Finding cures for children's genetic diseases


Swim star's constant battle


Teen Paralympian, Jenna Jones, is progressively losing her vision, but not her determination. She’s just one of the many Australians affected by retinal diseases, which are the leading cause of blindness.

“I always have those moments where I think, I can’t do this,’’ the 16-year-old said. “But then I think, ‘if it was easy – everyone would do it. Then it wouldn’t be special’.’’

Jenna was a happy and healthy little girl who showed no signs of health concerns, until she started sitting very close to the television at home, and then the whiteboard at school. She got glasses, but that didn’t seem to fix anything.

At age five, mum Therese took her to an ophthalmologist who was concerned about how bad her vision was.
“I didn’t take it too seriously until then,’’ Therese said. “Then the specialist told us, ‘she could go blind any day’. I just couldn’t take it in.’’

Jenna was diagnosed with Cone-Rod Dystrophy. It is caused by a genetic mutation and leads to early and gradual impairment of vision.

Once they got over the initial shock, Therese said they decided not to tell Jenna at that time what the outcome may be. “Why burden a five-year-old? We don’t talk about what might happen. Life goes on.’’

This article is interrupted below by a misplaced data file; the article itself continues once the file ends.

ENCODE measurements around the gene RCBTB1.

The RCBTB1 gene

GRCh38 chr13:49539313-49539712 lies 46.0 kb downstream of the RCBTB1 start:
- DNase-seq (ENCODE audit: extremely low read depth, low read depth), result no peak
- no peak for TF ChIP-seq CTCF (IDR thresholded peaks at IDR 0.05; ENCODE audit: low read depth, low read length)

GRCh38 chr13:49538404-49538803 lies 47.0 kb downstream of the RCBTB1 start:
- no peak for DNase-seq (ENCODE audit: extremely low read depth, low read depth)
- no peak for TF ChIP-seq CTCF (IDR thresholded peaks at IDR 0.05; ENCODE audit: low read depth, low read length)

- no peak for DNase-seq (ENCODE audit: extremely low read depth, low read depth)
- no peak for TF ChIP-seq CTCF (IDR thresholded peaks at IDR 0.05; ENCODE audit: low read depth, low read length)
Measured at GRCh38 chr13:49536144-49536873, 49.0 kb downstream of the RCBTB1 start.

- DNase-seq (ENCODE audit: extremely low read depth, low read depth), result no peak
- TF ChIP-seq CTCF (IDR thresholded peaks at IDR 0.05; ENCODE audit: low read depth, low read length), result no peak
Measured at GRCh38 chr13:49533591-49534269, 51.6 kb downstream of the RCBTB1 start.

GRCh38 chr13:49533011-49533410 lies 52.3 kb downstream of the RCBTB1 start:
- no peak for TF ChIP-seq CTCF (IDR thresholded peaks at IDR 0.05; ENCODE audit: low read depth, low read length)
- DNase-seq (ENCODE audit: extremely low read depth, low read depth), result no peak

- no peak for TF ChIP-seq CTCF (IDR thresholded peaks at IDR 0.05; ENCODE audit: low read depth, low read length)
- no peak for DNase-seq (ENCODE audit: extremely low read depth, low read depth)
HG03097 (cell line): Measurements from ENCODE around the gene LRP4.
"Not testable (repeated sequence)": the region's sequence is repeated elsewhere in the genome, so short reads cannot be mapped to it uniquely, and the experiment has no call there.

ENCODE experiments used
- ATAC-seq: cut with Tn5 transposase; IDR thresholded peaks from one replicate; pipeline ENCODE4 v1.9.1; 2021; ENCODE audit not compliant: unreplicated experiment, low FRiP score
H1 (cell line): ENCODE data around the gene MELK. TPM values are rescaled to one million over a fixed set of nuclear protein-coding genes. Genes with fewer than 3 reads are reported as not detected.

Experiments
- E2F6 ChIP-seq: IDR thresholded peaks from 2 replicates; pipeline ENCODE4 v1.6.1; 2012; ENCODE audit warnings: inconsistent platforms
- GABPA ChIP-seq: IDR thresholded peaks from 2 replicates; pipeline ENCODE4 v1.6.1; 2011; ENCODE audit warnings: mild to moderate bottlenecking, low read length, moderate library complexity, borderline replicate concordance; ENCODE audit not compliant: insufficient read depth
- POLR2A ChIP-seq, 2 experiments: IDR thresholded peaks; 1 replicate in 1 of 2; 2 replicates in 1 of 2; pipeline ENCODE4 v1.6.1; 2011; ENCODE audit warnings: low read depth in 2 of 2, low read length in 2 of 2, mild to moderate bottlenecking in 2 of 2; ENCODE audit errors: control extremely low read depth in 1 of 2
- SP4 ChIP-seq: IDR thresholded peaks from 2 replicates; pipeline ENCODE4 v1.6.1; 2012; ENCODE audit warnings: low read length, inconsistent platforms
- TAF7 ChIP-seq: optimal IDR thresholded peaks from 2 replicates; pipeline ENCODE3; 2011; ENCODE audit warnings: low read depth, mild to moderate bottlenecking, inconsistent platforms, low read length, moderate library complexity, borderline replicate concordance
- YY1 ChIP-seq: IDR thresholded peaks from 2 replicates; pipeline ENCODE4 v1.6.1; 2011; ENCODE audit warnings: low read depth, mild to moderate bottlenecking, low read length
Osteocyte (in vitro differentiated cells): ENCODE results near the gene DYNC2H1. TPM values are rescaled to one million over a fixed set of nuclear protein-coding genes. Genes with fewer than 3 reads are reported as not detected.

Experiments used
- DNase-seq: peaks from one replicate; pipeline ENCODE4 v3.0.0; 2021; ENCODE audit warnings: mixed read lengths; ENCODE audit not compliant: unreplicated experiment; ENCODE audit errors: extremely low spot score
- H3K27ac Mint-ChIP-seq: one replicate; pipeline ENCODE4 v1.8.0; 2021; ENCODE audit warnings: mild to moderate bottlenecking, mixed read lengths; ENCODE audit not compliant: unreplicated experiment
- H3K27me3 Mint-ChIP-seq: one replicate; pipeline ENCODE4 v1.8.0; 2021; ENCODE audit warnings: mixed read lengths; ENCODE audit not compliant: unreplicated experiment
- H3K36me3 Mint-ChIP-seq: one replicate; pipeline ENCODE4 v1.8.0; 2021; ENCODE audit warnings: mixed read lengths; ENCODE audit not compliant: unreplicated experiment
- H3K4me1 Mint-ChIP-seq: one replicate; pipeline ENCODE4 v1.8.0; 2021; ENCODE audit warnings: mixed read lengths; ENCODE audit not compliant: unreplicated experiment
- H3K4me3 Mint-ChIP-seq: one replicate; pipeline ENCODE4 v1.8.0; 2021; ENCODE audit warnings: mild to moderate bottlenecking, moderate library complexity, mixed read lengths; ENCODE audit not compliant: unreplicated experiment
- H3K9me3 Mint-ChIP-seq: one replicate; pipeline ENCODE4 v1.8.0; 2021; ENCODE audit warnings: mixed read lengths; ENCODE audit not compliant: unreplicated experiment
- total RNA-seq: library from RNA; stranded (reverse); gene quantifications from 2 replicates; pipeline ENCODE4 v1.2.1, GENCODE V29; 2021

Jenna had a significant decline in vision around eight years old, and then again when she hit puberty. What has got her through is sport. At a young age, she reached national level in athletics, cross country, and swimming.

She was aiming to go to the Tokyo Paralympics for swimming in 2020, but qualified for Rio instead and became one of the youngest team members. It was an incredible experience, but life hasn’t been so easy since.

Upon returning home, she realized that the leg pain she had been suffering was the result of a tumour, fortunately benign. She also recently lost the ability to see the giant pace clock which allows her to keep track of her times.

“When I have set backs I think, ‘I haven’t done all this hard work for nothing. If I stop I know I’d regret because I love it. This year has been quite hard, but I’ve got through it and I’m stronger.’’

With this renewed sense of hope for the future, Jenna is training for the Para Pan-Pacific Games.

“It’s full steam ahead,’’ she said. “I try not to let my vision affect me. If I want to do something, I’ll give it a try and if I can’t, there will always be someone to help me.’’

It is hard for Jenna to express the importance of Professor Robyn Jamieson, Head of Eye Genetics at Children’s Medical Research Institute, who found the defective gene that is causing her to go blind.

“To be able to find out what the cause of my condition is, it is like having some closure,” Jenna said.

“I’ve been walking around not knowing anything. You think to yourself, ‘why has this happened to me’. I am one of six kids – why am I different to my siblings?

“Robyn told me how you can’t control these things. She explained it all to me.

“It was so exciting to get that information. It is like having an extra piece of the puzzle. Now I know this is just the cards I’ve been dealt. It has helped me to understand more about myself.

“I’ve been telling everyone it’s very, very important. This research that Robyn’s done is so helpful. It’s so helpful that she’s looked into the cause of my condition.

“Maybe they can find a way to stop my sight deteriorating. Maybe it’s not even about making my sight better, but just stopping it from getting worse.

“That would be amazing.’’

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